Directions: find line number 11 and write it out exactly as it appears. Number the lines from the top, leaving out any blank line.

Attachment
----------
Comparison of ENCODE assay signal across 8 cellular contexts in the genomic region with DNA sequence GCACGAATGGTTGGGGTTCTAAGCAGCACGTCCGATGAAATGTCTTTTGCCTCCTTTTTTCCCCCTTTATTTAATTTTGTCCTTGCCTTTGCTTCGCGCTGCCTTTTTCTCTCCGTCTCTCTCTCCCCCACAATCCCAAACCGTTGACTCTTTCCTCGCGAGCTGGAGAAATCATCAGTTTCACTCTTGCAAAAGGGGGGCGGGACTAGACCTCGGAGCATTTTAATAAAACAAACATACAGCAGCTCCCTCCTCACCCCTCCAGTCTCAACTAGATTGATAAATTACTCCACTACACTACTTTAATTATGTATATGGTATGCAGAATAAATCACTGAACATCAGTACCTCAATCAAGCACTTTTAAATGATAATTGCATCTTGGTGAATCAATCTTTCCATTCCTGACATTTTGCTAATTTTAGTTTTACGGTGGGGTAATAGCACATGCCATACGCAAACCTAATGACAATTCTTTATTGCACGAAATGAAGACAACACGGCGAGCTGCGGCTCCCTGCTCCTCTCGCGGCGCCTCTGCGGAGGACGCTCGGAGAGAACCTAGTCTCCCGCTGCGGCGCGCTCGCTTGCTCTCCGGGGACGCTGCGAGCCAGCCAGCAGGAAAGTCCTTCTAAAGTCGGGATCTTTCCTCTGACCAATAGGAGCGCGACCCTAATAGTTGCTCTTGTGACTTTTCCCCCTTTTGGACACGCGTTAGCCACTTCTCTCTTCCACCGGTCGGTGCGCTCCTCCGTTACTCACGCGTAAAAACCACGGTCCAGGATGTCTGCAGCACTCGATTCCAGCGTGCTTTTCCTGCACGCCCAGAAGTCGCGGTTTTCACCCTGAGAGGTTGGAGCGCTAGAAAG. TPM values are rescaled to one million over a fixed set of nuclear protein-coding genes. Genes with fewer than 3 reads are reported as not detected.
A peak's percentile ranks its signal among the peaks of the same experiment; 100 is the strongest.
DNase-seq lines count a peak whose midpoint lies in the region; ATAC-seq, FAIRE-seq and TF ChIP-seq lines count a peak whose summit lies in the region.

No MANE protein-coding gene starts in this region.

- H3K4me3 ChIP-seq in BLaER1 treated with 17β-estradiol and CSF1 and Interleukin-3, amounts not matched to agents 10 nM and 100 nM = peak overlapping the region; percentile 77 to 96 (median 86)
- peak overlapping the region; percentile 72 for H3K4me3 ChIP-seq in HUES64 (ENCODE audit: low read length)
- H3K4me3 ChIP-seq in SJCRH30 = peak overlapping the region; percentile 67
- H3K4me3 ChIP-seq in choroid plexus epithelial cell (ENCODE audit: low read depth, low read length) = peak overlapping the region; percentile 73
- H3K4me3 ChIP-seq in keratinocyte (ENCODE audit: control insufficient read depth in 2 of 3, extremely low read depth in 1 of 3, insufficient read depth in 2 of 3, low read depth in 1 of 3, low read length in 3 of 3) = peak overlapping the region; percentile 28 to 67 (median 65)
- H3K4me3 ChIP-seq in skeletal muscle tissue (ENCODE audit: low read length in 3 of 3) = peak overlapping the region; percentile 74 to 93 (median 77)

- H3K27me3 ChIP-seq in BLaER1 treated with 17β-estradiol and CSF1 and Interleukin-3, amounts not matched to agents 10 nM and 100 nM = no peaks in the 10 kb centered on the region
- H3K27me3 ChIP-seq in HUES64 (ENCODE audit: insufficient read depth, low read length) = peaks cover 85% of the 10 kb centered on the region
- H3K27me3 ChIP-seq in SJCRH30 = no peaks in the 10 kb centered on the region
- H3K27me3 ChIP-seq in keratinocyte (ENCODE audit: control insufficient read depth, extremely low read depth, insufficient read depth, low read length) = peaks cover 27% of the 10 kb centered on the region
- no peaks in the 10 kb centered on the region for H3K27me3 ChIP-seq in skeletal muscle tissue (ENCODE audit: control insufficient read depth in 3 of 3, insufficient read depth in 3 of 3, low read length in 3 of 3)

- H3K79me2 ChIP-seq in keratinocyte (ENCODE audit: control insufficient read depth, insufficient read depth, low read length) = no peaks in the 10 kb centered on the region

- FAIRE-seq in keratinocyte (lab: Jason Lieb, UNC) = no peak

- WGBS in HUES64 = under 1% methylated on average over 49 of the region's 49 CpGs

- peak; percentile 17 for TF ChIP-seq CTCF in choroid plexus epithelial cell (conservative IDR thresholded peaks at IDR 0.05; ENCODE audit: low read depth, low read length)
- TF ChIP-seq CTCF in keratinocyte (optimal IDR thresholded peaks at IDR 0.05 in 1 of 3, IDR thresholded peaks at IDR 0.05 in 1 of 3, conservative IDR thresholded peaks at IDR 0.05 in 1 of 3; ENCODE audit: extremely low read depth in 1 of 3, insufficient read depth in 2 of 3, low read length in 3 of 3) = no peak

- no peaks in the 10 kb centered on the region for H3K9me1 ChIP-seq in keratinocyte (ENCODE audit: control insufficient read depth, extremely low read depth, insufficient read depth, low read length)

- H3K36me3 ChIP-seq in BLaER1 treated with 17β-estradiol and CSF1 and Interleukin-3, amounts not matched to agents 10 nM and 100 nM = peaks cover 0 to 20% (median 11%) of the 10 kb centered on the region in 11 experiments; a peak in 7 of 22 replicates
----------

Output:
- H3K27me3 ChIP-seq in BLaER1 treated with 17β-estradiol and CSF1 and Interleukin-3, amounts not matched to agents 10 nM and 100 nM = no peaks in the 10 kb centered on the region